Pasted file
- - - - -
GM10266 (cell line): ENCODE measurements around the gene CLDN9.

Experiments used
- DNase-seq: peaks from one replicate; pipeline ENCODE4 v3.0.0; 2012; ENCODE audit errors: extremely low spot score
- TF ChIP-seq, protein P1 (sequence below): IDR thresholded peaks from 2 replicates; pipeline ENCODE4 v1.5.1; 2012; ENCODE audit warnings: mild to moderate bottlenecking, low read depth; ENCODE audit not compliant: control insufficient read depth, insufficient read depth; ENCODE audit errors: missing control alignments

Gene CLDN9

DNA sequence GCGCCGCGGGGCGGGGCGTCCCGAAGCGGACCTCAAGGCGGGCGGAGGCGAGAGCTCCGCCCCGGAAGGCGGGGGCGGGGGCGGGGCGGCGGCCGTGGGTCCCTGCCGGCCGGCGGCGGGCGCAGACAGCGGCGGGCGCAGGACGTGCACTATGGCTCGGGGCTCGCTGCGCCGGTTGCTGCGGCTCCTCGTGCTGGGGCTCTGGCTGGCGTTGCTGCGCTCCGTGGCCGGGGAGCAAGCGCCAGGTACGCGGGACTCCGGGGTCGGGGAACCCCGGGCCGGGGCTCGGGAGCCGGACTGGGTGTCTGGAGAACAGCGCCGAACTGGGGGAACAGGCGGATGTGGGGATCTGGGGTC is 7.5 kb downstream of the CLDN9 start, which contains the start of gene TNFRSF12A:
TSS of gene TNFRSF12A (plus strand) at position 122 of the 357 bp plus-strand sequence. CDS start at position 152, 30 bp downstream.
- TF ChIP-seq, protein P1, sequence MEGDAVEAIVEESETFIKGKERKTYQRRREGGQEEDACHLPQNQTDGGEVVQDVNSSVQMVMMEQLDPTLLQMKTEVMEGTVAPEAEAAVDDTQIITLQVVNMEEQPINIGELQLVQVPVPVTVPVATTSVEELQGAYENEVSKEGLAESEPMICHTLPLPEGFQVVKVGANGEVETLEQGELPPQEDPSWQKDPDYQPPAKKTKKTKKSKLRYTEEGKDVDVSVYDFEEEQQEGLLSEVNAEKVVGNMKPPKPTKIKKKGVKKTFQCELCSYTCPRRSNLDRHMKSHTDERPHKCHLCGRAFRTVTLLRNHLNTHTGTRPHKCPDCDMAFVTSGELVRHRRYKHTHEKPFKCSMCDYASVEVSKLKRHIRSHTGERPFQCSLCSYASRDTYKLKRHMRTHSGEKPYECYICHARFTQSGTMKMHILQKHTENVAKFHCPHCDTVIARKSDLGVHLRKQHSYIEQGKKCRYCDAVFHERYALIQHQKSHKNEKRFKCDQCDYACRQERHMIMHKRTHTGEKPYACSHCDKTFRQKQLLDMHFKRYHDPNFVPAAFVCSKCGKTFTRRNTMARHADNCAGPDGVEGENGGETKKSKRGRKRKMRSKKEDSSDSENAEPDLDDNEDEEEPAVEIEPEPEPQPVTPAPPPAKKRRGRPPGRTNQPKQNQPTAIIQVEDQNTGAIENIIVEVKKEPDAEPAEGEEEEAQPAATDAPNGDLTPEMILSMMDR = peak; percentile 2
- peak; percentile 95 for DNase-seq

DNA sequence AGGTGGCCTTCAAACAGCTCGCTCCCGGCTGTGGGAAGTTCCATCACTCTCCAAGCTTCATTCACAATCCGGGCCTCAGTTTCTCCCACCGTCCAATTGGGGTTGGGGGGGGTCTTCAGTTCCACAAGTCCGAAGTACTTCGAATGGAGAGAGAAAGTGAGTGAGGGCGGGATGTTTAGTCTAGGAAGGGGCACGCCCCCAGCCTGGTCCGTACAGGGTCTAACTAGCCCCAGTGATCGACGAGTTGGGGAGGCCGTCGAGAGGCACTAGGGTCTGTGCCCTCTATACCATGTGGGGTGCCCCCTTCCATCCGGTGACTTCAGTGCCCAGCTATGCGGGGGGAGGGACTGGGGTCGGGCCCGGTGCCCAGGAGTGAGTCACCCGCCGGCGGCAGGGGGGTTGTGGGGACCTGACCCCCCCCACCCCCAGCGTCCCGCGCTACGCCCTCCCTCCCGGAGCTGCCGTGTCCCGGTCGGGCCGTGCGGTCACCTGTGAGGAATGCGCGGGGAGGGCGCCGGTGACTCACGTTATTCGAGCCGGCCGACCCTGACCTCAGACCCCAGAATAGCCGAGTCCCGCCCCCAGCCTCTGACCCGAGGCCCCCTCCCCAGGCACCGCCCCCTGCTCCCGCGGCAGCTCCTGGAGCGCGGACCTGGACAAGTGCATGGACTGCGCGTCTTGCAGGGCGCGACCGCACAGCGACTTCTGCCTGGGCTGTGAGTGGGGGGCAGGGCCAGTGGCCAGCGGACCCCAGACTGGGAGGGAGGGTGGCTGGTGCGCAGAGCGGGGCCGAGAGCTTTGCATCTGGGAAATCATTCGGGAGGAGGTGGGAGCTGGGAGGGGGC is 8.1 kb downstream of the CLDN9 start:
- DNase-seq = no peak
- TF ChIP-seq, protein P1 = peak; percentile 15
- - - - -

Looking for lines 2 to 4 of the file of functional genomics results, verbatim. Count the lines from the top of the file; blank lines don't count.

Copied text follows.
Experiments used
- DNase-seq: peaks from one replicate; pipeline ENCODE4 v3.0.0; 2012; ENCODE audit errors: extremely low spot score
- TF ChIP-seq, protein P1 (sequence below): IDR thresholded peaks from 2 replicates; pipeline ENCODE4 v1.5.1; 2012; ENCODE audit warnings: mild to moderate bottlenecking, low read depth; ENCODE audit not compliant: control insufficient read depth, insufficient read depth; ENCODE audit errors: missing control alignments